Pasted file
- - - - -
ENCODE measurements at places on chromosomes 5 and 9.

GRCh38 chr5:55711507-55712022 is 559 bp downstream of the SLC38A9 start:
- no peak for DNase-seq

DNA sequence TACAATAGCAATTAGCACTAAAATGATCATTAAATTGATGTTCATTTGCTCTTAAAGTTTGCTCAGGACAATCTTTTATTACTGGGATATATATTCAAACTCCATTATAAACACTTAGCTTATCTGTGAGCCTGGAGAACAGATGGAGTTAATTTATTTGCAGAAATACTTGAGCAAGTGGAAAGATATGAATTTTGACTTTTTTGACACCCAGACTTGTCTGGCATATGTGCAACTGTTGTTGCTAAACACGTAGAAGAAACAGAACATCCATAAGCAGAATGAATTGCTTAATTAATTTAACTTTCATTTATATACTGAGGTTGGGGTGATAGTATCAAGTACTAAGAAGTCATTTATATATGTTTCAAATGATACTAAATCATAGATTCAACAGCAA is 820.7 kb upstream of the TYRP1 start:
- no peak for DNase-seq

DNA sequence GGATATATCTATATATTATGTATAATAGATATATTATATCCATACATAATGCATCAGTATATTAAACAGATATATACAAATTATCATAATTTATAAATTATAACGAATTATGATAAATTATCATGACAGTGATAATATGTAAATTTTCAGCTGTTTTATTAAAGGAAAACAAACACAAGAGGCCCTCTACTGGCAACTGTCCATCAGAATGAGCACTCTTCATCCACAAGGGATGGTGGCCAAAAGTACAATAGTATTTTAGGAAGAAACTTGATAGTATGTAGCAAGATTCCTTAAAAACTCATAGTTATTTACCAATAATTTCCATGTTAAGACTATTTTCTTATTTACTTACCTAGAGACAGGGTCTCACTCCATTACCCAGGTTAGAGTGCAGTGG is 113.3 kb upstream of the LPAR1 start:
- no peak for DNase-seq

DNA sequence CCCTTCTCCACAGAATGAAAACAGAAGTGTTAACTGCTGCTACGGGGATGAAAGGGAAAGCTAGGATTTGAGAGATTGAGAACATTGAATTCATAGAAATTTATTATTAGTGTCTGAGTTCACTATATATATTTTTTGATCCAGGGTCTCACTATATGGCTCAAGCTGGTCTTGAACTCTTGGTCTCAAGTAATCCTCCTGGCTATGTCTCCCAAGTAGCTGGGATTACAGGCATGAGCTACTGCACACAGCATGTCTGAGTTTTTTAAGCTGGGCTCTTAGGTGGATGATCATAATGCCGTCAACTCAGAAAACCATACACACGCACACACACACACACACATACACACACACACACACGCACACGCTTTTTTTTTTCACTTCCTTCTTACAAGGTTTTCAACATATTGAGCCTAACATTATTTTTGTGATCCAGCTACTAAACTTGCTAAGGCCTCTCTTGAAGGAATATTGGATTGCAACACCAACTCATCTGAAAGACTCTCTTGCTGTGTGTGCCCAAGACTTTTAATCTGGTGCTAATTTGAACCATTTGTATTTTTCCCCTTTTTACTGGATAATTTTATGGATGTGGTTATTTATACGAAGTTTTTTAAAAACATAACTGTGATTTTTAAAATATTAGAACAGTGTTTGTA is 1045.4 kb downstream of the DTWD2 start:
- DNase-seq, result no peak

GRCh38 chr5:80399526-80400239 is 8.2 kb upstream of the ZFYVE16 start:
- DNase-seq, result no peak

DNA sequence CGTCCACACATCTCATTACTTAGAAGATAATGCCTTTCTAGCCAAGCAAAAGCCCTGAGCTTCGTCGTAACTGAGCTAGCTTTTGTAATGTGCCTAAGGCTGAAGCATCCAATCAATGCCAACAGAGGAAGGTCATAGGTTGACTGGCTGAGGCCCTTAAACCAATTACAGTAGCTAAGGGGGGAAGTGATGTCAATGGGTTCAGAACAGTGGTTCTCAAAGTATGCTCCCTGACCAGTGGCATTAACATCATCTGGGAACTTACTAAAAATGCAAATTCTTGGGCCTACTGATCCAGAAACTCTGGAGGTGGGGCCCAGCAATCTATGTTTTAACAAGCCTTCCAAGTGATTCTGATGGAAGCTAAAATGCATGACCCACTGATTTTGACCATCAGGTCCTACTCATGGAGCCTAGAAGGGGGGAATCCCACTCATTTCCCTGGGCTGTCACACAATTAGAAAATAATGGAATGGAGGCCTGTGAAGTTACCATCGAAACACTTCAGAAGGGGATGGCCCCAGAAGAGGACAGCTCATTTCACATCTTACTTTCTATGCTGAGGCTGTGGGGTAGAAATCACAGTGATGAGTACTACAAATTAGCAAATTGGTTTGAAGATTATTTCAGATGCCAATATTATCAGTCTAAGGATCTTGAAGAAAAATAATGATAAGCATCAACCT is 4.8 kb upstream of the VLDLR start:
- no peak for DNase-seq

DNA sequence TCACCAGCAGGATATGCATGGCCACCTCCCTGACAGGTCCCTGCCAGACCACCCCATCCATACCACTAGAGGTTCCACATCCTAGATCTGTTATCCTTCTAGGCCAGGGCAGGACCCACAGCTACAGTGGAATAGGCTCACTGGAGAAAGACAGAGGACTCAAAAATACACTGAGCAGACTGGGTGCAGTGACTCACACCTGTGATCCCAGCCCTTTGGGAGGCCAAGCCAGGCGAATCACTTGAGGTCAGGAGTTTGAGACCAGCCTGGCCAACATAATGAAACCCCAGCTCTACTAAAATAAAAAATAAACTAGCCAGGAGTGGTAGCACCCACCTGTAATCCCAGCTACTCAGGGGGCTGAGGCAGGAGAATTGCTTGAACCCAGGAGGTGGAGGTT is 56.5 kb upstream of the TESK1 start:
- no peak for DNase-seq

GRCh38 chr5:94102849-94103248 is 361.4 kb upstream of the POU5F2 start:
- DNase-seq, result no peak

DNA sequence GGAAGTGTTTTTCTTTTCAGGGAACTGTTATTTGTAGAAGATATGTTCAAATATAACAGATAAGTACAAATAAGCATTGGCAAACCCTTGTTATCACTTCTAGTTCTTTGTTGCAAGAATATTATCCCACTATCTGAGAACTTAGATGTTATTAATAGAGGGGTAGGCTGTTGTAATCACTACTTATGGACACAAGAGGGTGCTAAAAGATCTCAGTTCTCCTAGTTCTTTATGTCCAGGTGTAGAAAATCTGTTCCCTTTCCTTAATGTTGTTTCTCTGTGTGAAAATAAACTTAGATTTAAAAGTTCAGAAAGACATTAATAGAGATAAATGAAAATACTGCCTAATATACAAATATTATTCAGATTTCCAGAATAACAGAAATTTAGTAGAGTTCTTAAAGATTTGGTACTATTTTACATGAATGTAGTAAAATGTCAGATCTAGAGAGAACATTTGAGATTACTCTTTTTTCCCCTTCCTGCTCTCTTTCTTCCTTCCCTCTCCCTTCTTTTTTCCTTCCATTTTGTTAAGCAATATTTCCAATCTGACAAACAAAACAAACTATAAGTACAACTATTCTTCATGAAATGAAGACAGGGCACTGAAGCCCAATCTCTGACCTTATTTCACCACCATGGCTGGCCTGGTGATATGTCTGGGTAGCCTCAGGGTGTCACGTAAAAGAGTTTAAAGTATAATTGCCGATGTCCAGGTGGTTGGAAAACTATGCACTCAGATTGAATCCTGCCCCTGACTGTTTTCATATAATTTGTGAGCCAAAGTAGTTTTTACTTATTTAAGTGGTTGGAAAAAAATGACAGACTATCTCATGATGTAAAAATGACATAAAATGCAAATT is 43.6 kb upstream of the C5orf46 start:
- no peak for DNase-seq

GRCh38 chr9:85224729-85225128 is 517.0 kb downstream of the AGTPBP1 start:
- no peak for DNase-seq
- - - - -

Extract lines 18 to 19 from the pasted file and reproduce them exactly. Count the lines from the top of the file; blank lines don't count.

DNA sequence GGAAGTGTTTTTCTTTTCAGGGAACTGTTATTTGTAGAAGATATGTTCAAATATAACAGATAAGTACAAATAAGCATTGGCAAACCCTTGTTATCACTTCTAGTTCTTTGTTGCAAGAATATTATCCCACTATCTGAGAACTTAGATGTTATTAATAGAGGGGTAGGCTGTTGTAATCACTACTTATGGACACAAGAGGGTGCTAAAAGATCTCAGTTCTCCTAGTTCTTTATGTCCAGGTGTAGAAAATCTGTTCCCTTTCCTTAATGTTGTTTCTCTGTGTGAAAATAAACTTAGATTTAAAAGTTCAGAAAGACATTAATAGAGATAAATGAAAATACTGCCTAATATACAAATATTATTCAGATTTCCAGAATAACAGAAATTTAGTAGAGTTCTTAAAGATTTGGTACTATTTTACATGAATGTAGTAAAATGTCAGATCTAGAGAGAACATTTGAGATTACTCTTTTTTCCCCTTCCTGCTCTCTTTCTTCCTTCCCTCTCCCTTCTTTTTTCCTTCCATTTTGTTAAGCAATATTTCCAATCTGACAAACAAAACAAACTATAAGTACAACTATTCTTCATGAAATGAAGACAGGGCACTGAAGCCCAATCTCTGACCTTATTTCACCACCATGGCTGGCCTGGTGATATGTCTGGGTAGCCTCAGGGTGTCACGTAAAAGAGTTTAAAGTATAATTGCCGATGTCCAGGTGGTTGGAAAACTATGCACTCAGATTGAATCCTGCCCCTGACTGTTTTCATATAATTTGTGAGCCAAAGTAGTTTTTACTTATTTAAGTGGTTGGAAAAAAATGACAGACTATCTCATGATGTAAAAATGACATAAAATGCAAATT is 43.6 kb upstream of the C5orf46 start:
- no peak for DNase-seq